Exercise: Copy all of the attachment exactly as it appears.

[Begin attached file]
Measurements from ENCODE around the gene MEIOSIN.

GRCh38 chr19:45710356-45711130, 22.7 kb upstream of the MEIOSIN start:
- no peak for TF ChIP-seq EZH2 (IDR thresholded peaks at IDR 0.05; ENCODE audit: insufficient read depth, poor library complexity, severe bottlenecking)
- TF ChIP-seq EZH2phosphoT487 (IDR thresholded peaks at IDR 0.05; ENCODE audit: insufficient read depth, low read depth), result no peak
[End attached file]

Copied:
Measurements from ENCODE around the gene MEIOSIN.

GRCh38 chr19:45710356-45711130, 22.7 kb upstream of the MEIOSIN start:
- no peak for TF ChIP-seq EZH2 (IDR thresholded peaks at IDR 0.05; ENCODE audit: insufficient read depth, poor library complexity, severe bottlenecking)
- TF ChIP-seq EZH2phosphoT487 (IDR thresholded peaks at IDR 0.05; ENCODE audit: insufficient read depth, low read depth), result no peak